The Role of Temperament over the Maternal Selectivity Behaviour in Primiparous Dairy Sheep

Institute of Agricultural Science, BG - 6000 Stara Zagora, Bulgaria


PEEVA, Zh. H., 2009. The role of temperament over the maternal selectivity behavior in primiparous dairy sheep. Bulg. J. Agric. Sci., 15: 583-588

The aim of this study was to investigate the role of temperament over the selective maternal behaviour in primiparous dairy sheep by means of the test „Selectivity towards alien and own lamb”. The test has been carried out in the individual cage, where the dam and young(s) were normally reared until the 7th day after birth, for five minutes per each lamb (alien first and own). The data of the following primiparous animals were used: 11 Calm (C) and 13 Nervous (N). The number of animals in each temperament group were selected according to the following criterion: type of lambing (single, twins); date of lambing ±10 days. The following parameters were recorded: Latency to aggressiveness; Aggressiveness frequency; Access to the udder; Time spent to the udder; Withdrawing from lamb; High-pitch and low pitch bleats and their latencies; Temperament was assessed in all 250 dairy ewes of the breed “Synthetic Bulgarian Dairy Population” from the experimental flock at the Research Institute of Agricultural Science (Stara Zagora), by different methods. The most typical animals of the C and N types were used. It was established that the temperament influenced the maternal selectivity behavior and reactivity toward alien and own lambs in primiparous dairy sheep. The sheep of C temperament demonstrated stable maternal selectivity behavior toward alien and own lambs. The lambing stress at the first parity caused significant negative effect on the maternal selective behavior in the animals of N temperament. They showed a hesitation in recognition between alien and own lamb, which was a sign of higher fear susceptibility compared to this of C temperament.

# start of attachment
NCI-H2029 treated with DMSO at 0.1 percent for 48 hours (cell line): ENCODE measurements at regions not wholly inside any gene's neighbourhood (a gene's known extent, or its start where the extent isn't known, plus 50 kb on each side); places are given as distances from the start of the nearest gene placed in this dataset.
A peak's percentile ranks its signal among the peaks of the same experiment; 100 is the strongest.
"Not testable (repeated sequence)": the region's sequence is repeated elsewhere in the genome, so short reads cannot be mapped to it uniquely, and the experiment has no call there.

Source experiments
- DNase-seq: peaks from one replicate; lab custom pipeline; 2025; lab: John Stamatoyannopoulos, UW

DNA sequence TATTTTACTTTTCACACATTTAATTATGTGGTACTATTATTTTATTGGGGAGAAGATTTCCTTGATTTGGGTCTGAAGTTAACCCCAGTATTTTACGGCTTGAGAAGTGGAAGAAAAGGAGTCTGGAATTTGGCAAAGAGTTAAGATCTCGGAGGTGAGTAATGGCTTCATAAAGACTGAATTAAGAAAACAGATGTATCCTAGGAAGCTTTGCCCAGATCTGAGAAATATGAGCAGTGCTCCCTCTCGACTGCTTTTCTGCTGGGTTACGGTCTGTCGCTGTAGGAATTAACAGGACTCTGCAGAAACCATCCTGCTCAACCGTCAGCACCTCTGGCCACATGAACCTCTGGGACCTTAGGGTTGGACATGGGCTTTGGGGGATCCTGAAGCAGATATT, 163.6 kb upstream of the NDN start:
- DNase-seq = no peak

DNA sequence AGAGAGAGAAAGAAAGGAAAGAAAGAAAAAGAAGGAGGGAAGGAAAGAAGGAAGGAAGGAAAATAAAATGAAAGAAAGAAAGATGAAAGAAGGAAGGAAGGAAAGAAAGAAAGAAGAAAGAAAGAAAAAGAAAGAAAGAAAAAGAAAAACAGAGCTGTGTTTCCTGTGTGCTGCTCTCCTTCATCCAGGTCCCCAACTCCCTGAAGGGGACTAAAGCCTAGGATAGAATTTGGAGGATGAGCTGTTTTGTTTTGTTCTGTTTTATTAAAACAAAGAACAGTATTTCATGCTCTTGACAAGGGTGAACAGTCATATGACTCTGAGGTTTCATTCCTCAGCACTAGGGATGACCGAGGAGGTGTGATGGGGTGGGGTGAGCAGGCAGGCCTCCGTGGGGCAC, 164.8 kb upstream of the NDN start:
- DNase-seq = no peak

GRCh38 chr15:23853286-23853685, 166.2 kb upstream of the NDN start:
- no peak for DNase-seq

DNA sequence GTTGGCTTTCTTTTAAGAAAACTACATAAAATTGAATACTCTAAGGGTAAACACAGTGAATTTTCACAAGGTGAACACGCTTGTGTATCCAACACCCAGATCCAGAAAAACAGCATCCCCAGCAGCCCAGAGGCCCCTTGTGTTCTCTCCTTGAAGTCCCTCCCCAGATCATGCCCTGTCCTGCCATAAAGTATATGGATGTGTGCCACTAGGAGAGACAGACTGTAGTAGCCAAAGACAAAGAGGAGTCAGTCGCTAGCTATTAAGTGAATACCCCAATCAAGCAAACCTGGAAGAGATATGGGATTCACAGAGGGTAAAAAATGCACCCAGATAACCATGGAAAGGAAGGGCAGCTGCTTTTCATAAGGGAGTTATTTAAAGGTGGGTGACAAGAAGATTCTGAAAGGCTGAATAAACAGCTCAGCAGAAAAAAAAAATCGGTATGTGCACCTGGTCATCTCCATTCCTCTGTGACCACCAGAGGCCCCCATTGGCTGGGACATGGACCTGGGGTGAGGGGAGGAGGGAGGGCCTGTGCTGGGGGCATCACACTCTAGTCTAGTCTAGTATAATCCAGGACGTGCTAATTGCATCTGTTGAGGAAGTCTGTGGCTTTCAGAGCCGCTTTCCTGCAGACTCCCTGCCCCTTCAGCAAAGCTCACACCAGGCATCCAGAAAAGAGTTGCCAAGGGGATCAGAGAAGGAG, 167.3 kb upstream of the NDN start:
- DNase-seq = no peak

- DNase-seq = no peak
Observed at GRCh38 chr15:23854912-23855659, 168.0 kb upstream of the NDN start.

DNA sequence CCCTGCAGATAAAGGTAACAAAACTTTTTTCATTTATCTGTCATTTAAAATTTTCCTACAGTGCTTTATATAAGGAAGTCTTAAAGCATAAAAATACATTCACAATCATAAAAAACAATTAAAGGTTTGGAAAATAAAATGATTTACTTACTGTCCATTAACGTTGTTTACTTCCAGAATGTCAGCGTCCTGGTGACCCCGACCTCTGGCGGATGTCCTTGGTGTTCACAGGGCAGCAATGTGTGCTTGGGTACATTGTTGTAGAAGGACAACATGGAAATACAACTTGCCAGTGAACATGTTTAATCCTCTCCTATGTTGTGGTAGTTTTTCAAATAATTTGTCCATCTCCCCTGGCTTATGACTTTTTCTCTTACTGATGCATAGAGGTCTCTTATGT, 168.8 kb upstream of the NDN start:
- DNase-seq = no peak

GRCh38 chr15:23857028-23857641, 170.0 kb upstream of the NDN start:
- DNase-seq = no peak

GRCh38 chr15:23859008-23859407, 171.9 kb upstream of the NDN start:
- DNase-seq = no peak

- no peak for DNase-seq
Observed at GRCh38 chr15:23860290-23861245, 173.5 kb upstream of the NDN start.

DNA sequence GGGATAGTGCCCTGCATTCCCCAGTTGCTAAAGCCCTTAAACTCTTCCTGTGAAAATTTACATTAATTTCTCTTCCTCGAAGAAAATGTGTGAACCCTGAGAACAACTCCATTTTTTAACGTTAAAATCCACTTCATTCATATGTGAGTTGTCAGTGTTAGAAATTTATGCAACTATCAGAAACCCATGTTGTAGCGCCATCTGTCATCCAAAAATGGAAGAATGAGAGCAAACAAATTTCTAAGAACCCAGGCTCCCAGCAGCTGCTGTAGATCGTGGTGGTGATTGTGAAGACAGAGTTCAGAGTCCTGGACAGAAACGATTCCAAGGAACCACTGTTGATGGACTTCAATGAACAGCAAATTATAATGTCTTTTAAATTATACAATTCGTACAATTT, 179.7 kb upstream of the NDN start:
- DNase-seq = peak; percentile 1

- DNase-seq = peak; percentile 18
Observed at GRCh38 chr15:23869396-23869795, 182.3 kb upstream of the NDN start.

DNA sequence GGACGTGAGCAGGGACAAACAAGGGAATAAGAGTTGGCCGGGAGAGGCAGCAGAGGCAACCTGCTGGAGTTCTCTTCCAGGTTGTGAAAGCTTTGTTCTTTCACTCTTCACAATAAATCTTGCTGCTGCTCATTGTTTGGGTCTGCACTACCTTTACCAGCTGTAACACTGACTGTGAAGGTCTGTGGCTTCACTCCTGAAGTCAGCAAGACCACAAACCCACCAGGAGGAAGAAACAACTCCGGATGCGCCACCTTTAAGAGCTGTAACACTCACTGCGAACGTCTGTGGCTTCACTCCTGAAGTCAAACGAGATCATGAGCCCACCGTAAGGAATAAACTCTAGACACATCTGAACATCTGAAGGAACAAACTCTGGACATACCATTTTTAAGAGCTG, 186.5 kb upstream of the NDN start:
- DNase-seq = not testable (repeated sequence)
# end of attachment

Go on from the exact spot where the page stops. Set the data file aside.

Key words: maternal selectivity behavior, temperament, primiparous dairy sheep

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